Though most offices allow jeans, some offices don’t and you should always check with human resources for the company’s dress code. However, a general rule to follow is to choose dark jeans with no distressing. If your industry veers toward the creative side, you might choose trendier denim designs. If you work in a conservative field, though, you may want to match jeans with a conservative top or jacket and nice shoes. As always, take your cues from coworkers to see how well denim is received in your company’s culture.
How is business casual different from smart casual?
A similar dress code that’s often confused with business casual is smart casual.
Smart casual and business casual are two distinct types of business attire. While business casual includes classic business staples such as khakis and button-down shirts, smart casual adds trendy clothing pieces such as leather sneakers, bold prints and statement accessories. When in doubt, err on the side of business casual until you’re familiarly confident with the company’s dress code.
What are suitable business casual colors?
The idea of business casual workplace attire is to provide employees comfortable clothing options while still maintaining a professional appearance. When planning the perfect business casual wardrobe, think of it as a hybrid between casual and professional wear.
Choose neutral colors, such as tan, gray, black, navy, white, brown and beige. Bold colors can add interest to an outfit but opt for small pops of color instead of entire outfits. For instance, you might choose a pair of black dress pants and a subtle, pink blouse with black accessories. You can also try an all-neutral outfit with a colorful handbag or shoes and a matching belt.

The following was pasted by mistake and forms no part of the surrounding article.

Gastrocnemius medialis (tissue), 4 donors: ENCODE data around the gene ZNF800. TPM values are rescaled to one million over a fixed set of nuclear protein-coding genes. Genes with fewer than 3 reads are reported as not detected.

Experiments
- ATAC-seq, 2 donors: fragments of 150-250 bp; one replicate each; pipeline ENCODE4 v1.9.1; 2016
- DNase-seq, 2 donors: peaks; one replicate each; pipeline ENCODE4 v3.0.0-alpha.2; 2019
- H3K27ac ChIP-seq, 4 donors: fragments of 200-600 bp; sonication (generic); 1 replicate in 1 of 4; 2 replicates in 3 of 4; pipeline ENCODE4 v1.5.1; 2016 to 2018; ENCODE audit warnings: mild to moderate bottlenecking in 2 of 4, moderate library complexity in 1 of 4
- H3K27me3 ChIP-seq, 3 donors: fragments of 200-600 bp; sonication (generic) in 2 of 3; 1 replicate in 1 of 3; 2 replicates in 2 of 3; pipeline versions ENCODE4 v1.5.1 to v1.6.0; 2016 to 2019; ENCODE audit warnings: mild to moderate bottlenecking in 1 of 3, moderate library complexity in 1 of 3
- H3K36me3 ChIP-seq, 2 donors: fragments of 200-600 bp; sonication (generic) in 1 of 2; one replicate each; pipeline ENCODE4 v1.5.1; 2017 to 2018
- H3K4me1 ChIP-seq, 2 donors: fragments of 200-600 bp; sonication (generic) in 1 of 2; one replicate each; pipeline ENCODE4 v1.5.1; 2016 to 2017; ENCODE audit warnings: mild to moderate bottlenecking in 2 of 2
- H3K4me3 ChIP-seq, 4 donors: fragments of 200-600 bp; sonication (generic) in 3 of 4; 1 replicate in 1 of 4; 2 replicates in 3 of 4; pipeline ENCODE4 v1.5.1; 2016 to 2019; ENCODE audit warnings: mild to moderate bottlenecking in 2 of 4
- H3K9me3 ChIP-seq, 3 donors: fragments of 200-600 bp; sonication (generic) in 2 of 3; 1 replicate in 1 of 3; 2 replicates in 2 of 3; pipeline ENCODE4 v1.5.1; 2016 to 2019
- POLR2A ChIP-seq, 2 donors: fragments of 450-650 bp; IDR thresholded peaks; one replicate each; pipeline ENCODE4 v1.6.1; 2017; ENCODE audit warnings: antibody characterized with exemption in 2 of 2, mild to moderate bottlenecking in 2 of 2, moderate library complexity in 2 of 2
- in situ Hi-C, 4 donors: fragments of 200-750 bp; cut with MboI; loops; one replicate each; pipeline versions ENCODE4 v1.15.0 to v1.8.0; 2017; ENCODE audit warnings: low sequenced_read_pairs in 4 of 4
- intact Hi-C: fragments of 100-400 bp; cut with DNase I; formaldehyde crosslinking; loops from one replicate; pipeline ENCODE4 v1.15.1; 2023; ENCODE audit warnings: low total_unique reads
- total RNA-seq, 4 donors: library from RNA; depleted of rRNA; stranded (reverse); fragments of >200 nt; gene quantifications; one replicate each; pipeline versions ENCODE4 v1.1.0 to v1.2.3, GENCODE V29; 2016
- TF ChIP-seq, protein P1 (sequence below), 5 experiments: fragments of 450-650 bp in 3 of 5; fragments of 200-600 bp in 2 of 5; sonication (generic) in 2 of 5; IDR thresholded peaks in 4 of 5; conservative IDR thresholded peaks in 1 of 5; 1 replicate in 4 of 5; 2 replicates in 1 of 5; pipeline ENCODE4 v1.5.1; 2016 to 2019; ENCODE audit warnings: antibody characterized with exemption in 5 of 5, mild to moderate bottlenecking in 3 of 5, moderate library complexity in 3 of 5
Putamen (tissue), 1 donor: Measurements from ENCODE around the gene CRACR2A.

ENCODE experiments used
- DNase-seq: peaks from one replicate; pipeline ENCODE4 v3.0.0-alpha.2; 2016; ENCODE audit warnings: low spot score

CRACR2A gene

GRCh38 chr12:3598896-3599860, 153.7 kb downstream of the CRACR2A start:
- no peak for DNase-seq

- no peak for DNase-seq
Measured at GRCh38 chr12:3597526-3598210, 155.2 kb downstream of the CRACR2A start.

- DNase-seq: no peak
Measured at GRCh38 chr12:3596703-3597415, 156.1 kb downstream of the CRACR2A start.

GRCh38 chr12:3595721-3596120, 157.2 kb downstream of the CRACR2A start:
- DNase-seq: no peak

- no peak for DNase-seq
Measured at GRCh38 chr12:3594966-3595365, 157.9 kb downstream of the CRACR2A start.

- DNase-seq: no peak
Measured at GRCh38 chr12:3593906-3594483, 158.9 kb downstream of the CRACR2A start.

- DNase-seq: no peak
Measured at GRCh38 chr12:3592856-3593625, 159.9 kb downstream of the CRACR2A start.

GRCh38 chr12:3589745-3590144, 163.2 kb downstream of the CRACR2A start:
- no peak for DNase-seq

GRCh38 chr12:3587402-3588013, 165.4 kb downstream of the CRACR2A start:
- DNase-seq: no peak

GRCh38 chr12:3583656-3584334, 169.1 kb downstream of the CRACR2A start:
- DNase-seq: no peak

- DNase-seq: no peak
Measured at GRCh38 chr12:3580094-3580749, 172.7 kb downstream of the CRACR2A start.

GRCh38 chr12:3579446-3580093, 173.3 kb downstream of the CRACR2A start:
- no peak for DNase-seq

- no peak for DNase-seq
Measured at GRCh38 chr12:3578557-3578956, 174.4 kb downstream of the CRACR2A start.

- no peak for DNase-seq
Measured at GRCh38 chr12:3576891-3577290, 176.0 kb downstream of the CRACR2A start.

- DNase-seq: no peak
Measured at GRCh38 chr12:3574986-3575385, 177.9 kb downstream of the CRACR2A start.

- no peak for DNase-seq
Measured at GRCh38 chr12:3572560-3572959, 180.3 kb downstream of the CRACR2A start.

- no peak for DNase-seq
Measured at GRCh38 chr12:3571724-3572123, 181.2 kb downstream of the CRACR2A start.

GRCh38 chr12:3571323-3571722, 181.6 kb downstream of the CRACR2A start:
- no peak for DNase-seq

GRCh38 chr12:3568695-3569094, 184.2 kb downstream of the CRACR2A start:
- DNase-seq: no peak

What does finding a balance mean for business casual?
This general rule means, above all, try and achieve a balance between casual and formal. Get to know your office and its company culture. Look for people who you respect or hold a position you aspire to and mimic their level of formality.
When in doubt, always err on the more professional side of corporate casual during your first week of work and start dressing down if the office seems more laid-back. Check out this table of do’s and don’ts for a few quick rules to keep in mind as you start to assemble your business casual wardrobe:
|Business casual do’s
||Business casual don’ts
|A tailored fit
||Sizes that are too big or too small
|Coordinated colors (with pops of color)
||Mismatched colors, bold or loud colors
|Classic, tidy style
||Distressed, torn or ripped style
|Modest lengths, proper hemming
||Too short or overlong (wrinkles)
|Tasteful jewelry pieces
||Jewelry that clangs or clinks
Dressing for a business casual job interview
When going on an interview, opt for a more conservative, polished look. A good example of a business casual interview outfit is a pair of loafers, slacks and a pressed, white button-down shirt.
Researching the company before your interview can help you determine what to wear. Many company websites and social media accounts feature photos of their employees at work. Keep in mind, you’ll want to dress slightly more formally than what you see online but these pictures should give you a general idea about the company’s dress code. You could also ask the human resources professional or recruiter who scheduled your interview for tips about the company’s dress code.